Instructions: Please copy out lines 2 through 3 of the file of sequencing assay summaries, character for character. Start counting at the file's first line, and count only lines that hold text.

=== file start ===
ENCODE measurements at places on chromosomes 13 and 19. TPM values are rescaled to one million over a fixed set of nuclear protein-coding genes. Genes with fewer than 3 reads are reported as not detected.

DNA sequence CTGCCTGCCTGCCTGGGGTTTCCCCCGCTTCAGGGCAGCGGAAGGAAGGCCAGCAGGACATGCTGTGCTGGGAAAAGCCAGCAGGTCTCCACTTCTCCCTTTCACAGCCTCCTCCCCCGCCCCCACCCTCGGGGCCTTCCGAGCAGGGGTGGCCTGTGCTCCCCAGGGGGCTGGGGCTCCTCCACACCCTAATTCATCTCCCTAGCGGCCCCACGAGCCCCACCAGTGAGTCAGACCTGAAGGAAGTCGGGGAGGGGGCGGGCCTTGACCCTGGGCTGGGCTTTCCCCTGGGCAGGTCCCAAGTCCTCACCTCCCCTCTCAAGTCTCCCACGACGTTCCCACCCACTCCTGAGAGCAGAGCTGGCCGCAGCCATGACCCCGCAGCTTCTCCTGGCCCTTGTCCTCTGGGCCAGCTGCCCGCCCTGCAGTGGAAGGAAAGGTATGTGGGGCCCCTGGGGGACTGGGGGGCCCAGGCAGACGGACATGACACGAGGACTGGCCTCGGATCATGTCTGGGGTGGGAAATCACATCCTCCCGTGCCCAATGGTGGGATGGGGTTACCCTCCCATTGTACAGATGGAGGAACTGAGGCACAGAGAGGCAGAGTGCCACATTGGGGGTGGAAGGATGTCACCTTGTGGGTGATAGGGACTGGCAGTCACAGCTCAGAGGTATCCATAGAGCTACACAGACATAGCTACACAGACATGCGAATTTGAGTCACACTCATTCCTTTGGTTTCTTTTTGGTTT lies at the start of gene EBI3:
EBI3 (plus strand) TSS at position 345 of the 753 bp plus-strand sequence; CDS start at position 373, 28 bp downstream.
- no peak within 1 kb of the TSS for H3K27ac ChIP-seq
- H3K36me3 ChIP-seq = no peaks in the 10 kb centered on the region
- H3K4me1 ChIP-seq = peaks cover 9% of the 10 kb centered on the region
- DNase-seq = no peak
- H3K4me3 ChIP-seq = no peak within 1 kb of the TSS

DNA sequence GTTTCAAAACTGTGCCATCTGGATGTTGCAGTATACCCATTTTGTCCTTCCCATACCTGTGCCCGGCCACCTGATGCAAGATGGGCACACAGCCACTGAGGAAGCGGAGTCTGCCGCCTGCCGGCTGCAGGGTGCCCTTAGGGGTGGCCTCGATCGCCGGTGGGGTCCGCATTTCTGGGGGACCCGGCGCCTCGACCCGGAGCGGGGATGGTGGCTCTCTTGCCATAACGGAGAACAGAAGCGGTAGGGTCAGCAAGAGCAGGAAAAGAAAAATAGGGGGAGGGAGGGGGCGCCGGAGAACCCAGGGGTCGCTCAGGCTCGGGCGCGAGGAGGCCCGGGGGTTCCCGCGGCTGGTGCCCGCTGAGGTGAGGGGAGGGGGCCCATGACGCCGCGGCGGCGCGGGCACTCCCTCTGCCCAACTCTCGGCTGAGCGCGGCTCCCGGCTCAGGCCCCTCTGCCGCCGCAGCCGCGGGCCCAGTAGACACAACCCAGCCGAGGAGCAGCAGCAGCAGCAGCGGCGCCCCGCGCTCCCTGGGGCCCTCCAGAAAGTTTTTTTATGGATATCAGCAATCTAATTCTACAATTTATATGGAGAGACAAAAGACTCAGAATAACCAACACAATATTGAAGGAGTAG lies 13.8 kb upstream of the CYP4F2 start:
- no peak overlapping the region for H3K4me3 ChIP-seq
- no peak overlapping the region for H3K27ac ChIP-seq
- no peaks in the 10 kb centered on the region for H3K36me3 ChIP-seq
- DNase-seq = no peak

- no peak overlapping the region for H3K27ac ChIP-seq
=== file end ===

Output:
DNA sequence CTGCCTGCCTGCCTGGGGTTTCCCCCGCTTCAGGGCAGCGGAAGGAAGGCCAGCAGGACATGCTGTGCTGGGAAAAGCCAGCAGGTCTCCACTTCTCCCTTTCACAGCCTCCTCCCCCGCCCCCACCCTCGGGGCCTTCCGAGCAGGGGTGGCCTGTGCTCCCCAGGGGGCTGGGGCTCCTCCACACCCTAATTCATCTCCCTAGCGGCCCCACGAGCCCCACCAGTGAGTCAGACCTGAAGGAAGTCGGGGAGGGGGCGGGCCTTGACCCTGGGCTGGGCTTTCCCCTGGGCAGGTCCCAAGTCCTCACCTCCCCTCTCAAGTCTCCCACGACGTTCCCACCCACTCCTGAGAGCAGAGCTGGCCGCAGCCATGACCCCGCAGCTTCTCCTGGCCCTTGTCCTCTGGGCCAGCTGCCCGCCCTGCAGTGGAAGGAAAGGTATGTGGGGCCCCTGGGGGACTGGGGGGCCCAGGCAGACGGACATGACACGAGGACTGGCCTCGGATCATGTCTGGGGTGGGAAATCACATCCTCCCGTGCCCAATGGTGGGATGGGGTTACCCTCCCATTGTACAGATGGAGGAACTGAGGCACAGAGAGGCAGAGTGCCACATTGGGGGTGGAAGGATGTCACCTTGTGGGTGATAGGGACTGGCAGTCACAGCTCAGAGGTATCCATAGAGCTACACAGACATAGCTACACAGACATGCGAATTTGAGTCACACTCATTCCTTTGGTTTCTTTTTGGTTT lies at the start of gene EBI3:
EBI3 (plus strand) TSS at position 345 of the 753 bp plus-strand sequence; CDS start at position 373, 28 bp downstream.